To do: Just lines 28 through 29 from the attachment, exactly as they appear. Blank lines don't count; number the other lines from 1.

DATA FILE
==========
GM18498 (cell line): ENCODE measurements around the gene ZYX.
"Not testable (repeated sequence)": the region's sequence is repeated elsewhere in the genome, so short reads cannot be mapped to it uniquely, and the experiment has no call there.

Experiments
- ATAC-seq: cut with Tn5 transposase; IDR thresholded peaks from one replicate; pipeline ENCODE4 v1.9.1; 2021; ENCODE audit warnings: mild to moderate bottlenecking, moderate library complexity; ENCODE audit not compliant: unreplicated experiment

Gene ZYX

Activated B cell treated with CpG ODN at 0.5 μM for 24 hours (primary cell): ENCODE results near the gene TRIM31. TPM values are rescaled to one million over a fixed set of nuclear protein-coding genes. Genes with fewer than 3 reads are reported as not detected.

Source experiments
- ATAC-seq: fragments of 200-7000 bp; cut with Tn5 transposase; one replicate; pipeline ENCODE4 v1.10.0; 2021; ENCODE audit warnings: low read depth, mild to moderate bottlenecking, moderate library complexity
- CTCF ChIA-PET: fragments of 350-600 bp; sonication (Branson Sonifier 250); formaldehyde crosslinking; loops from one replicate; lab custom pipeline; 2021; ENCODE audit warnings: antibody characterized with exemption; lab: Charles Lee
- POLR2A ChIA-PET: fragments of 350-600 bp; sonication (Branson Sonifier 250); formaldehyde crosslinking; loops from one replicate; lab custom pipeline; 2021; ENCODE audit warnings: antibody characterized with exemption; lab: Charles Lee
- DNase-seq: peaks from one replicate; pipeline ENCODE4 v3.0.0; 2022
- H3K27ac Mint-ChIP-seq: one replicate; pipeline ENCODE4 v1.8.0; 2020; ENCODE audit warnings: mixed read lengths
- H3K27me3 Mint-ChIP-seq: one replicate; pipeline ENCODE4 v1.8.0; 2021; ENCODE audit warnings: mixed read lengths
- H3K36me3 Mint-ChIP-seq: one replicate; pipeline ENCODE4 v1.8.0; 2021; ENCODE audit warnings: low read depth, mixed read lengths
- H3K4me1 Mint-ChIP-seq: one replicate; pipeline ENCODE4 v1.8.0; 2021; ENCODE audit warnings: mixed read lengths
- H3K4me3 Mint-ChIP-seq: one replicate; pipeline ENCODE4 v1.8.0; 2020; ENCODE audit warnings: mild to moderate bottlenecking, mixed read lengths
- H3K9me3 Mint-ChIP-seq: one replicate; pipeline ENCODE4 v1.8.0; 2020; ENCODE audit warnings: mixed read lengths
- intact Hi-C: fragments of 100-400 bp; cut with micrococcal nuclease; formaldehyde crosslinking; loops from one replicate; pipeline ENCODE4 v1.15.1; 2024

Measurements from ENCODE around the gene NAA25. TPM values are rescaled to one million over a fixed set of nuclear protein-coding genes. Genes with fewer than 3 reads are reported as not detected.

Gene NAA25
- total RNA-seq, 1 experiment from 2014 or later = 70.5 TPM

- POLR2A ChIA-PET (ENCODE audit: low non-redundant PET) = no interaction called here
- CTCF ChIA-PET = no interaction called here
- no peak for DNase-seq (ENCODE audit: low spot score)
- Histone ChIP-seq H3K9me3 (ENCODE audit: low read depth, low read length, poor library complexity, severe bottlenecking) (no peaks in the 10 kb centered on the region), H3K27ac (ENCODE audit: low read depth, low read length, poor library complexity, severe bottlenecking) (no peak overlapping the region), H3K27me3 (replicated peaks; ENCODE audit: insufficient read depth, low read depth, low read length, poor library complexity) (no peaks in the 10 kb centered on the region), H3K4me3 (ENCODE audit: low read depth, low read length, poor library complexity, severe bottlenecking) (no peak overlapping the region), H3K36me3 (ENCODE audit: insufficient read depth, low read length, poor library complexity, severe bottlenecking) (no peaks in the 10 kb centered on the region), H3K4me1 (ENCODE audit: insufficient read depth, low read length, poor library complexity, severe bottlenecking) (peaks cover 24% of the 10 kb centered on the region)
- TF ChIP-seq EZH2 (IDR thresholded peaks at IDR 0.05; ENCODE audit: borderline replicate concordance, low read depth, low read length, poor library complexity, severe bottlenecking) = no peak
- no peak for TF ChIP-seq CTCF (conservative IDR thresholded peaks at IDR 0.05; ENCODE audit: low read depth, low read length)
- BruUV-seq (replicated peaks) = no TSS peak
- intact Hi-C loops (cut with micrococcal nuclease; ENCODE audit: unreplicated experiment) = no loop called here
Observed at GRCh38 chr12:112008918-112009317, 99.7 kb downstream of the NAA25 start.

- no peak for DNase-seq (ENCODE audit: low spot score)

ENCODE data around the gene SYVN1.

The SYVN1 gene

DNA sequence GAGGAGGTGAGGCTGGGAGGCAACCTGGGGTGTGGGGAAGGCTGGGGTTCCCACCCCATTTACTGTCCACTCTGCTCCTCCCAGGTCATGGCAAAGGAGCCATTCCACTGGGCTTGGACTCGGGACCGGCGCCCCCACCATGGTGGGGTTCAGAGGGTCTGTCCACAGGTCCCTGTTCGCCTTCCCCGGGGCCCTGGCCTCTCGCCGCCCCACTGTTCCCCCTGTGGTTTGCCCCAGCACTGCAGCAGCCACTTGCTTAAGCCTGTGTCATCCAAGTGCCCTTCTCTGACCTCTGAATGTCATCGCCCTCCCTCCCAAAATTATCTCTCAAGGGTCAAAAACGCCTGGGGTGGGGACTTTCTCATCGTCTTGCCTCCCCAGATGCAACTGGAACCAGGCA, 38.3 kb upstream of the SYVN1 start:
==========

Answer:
- BruUV-seq (replicated peaks) = no TSS peak
- intact Hi-C loops (cut with micrococcal nuclease; ENCODE audit: unreplicated experiment) = no loop called here